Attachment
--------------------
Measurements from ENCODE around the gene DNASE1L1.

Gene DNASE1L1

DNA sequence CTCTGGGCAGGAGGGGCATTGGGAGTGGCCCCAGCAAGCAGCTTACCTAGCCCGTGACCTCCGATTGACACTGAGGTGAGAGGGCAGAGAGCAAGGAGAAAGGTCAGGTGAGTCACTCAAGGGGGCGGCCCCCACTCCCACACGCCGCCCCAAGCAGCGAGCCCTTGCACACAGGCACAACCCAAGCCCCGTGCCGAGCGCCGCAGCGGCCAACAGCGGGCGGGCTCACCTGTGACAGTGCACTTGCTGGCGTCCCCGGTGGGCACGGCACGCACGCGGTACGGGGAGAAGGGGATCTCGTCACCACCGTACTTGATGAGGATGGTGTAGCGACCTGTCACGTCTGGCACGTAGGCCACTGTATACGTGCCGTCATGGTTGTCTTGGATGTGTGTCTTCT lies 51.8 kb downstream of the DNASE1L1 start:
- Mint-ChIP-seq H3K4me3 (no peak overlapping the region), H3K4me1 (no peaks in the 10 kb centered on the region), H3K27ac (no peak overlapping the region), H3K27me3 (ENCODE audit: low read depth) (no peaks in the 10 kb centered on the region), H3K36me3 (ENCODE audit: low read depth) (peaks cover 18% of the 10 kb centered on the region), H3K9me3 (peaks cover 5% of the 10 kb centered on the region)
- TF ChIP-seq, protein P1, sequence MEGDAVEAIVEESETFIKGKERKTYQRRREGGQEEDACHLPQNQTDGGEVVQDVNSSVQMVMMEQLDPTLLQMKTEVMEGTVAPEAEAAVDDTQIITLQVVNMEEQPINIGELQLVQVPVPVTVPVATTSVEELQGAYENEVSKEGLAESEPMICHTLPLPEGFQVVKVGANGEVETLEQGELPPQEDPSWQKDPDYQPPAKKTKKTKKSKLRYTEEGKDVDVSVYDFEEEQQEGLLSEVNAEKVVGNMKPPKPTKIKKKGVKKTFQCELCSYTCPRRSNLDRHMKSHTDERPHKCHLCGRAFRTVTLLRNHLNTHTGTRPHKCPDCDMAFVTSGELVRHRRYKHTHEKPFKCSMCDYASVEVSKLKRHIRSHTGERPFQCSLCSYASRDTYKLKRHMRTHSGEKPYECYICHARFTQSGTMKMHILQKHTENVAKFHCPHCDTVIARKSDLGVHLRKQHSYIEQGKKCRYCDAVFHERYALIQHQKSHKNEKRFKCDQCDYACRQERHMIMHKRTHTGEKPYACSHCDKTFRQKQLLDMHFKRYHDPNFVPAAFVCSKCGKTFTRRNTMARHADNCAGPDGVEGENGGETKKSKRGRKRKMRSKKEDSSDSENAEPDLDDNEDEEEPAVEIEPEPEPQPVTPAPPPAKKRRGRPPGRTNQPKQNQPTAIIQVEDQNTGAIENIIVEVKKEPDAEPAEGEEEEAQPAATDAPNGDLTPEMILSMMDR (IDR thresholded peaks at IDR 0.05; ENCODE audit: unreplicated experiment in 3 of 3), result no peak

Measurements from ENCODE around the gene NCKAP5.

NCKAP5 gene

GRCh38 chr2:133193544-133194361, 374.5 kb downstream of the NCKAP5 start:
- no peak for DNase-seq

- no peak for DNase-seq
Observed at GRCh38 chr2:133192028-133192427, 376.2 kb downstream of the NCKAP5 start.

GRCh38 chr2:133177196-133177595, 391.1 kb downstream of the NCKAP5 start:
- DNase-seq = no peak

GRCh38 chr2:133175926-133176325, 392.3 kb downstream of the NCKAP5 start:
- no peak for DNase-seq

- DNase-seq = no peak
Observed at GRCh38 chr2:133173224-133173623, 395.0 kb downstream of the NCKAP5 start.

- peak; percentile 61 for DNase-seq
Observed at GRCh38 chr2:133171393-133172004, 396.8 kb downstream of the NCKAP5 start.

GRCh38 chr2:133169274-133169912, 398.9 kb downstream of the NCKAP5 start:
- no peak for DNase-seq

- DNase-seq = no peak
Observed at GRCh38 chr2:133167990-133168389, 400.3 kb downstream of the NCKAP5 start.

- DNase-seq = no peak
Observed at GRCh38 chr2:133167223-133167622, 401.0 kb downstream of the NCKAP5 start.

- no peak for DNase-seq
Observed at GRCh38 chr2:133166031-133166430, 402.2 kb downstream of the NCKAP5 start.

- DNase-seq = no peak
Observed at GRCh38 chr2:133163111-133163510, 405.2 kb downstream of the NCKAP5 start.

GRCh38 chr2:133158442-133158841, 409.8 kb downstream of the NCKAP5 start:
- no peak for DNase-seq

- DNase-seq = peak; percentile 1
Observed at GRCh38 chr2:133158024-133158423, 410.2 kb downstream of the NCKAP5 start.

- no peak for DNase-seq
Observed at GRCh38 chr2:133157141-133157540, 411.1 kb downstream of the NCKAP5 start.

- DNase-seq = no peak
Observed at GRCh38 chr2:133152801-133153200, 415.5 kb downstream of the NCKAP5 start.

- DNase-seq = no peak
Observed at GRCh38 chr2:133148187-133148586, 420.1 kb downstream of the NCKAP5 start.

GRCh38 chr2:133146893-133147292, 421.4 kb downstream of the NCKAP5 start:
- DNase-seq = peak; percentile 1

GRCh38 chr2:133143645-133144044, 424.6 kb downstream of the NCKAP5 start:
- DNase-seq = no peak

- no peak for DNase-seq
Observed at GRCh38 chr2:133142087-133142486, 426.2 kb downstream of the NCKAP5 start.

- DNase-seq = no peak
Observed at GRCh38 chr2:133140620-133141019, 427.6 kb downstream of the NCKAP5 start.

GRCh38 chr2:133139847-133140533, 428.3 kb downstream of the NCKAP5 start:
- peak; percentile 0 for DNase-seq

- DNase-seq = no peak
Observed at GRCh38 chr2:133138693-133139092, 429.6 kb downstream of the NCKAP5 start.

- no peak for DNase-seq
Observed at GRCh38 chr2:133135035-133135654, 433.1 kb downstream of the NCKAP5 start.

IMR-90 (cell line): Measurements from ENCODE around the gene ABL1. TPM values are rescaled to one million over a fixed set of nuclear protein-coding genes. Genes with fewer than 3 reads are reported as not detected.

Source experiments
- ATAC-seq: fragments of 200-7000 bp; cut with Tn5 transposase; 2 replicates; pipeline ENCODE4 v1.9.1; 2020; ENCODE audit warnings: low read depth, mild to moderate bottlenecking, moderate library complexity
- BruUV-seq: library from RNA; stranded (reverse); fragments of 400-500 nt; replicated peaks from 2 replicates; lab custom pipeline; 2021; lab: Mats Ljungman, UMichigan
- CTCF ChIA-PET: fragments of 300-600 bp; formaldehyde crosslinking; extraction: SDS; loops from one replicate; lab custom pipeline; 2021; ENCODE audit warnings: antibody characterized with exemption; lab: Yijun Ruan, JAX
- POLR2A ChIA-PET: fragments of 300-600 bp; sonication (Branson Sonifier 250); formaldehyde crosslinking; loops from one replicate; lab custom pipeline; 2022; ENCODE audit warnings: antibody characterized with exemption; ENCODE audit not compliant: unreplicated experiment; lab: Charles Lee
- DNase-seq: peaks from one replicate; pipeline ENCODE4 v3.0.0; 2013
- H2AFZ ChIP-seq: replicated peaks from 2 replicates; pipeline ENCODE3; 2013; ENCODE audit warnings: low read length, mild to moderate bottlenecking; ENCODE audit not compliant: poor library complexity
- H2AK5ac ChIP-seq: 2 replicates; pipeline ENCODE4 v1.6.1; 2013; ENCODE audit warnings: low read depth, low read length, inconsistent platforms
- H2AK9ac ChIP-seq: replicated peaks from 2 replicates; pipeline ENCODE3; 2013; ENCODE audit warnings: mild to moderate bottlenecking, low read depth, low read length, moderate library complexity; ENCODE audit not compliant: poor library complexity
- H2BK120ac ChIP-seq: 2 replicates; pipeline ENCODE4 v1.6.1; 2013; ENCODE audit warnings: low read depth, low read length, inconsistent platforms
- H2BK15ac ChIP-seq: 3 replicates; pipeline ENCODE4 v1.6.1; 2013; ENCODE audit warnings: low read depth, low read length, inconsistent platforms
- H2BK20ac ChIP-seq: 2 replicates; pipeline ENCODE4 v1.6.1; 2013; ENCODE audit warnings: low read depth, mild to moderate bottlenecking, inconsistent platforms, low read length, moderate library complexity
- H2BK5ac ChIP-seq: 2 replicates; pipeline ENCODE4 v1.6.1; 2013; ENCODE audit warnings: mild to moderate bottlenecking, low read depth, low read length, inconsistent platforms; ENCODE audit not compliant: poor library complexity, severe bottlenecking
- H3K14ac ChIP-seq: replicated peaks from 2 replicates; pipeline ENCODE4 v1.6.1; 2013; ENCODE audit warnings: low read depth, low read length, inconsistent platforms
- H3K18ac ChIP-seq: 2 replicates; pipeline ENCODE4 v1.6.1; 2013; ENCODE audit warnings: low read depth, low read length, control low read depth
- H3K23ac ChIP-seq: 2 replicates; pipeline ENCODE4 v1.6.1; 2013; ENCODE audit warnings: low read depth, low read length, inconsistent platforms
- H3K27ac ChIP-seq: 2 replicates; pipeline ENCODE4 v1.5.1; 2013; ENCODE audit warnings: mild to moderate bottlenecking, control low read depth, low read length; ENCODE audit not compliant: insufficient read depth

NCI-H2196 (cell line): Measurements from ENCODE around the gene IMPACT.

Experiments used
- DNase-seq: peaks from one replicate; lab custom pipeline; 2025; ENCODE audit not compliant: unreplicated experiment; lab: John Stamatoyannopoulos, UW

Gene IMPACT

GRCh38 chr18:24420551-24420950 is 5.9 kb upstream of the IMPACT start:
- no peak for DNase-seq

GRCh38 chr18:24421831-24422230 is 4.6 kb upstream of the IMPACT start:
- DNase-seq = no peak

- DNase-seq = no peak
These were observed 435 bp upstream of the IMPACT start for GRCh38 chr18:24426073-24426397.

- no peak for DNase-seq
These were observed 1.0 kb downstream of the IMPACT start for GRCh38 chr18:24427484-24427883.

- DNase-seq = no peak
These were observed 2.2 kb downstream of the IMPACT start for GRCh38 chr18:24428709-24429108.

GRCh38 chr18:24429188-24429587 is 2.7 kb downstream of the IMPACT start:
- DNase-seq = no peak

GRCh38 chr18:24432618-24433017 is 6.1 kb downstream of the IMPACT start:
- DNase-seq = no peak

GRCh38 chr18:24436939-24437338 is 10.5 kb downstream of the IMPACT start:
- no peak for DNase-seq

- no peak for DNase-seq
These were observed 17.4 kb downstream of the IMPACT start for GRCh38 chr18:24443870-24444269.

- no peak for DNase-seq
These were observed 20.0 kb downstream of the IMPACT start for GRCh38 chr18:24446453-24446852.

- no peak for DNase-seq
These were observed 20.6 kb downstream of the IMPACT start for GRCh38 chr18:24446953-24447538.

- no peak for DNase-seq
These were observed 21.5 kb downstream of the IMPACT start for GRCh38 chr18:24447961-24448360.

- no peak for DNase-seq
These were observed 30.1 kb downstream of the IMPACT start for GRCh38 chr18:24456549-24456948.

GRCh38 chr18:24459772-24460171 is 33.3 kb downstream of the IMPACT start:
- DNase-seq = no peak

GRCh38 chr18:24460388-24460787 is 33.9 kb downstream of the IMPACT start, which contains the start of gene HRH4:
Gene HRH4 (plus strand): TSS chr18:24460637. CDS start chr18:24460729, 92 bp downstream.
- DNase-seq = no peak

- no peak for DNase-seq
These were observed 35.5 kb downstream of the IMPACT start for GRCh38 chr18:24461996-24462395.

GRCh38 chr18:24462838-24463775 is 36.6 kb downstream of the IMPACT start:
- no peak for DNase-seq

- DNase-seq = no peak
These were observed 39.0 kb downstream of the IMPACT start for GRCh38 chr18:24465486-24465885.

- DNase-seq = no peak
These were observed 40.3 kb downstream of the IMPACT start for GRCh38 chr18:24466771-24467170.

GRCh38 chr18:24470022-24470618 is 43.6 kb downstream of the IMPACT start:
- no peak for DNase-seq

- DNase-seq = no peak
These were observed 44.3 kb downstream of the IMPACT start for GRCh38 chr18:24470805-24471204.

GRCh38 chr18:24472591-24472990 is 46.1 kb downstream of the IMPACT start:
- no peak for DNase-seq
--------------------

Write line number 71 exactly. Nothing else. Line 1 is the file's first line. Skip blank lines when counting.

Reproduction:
- H3K27ac ChIP-seq: 2 replicates; pipeline ENCODE4 v1.5.1; 2013; ENCODE audit warnings: mild to moderate bottlenecking, control low read depth, low read length; ENCODE audit not compliant: insufficient read depth